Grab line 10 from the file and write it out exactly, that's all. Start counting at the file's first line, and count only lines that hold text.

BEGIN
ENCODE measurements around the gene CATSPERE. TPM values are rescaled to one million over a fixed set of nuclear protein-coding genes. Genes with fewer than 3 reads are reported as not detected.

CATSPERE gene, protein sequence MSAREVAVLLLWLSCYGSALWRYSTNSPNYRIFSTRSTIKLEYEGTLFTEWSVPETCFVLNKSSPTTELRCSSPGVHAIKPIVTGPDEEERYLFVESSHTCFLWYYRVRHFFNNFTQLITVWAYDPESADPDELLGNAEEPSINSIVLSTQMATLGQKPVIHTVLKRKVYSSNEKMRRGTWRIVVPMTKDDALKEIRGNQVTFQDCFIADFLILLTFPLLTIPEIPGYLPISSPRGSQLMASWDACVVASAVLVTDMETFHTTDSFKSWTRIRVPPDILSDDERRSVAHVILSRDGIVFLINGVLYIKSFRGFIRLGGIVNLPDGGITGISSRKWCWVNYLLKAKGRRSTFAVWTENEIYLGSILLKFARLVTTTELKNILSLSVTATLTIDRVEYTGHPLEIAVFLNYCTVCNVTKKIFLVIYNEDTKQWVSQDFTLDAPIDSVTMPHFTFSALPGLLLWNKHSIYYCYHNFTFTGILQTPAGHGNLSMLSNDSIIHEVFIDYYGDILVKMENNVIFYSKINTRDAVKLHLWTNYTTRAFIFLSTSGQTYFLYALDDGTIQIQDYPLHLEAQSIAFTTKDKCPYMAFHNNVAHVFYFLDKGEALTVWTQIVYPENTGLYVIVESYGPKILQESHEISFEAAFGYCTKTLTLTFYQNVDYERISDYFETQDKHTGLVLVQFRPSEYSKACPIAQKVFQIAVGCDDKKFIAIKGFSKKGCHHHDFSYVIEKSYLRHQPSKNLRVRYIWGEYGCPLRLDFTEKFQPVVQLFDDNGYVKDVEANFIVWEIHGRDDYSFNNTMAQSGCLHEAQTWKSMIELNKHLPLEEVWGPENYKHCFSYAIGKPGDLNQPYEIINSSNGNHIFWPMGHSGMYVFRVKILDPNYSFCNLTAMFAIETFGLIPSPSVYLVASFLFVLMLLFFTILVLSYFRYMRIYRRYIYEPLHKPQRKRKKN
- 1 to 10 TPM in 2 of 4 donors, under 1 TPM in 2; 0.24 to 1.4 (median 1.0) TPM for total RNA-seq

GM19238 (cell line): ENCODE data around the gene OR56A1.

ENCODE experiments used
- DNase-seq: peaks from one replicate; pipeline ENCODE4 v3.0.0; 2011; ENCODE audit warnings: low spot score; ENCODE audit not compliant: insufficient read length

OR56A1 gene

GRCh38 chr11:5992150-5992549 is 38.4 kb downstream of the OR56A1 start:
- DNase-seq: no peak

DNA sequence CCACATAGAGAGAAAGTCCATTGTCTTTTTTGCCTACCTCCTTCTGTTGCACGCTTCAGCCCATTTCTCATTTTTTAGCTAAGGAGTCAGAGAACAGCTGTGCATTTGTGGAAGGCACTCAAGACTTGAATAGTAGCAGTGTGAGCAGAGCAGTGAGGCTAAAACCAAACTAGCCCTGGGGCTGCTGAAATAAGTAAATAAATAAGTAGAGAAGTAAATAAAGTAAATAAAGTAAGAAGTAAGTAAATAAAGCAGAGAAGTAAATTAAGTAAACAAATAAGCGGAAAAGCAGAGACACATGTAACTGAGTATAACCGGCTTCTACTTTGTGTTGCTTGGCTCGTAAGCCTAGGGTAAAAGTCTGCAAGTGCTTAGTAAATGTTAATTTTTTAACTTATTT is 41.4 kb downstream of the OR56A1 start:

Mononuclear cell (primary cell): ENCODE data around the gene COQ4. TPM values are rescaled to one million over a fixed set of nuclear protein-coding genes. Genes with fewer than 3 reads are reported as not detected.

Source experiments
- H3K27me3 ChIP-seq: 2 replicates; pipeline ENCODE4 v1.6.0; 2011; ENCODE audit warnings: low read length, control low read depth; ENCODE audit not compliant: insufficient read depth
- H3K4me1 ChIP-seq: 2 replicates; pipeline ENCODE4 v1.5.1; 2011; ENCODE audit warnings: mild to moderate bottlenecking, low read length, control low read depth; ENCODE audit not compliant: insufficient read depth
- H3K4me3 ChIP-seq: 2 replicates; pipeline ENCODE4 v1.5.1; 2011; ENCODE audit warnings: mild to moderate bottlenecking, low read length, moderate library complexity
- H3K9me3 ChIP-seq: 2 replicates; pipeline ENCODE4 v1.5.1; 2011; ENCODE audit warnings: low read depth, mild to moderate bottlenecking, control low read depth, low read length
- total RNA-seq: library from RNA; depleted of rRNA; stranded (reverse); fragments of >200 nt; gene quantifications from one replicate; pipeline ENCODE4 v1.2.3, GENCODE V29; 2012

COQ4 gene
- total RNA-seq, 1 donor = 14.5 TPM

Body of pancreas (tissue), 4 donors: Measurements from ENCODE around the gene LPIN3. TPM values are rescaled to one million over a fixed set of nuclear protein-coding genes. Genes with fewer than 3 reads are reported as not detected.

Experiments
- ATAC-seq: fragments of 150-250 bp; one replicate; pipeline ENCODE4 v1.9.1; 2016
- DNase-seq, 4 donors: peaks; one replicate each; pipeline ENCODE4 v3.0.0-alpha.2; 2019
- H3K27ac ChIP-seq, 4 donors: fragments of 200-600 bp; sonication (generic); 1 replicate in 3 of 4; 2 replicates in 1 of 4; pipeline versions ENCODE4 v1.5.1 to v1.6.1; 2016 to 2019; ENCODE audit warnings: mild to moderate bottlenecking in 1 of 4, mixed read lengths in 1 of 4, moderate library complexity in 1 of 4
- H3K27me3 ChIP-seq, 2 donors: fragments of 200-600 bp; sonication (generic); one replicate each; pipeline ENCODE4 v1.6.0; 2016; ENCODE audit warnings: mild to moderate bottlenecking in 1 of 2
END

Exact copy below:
DNA sequence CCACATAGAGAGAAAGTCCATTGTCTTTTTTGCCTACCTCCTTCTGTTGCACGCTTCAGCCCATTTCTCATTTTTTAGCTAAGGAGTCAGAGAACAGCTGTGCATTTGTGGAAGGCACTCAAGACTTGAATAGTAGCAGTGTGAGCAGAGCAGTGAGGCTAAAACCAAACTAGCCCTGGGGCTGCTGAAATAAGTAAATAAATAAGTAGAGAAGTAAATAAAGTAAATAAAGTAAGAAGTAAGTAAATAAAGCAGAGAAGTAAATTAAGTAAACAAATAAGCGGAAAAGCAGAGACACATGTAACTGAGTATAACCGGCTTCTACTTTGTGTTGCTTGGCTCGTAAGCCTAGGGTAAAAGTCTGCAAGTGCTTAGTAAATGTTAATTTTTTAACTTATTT is 41.4 kb downstream of the OR56A1 start: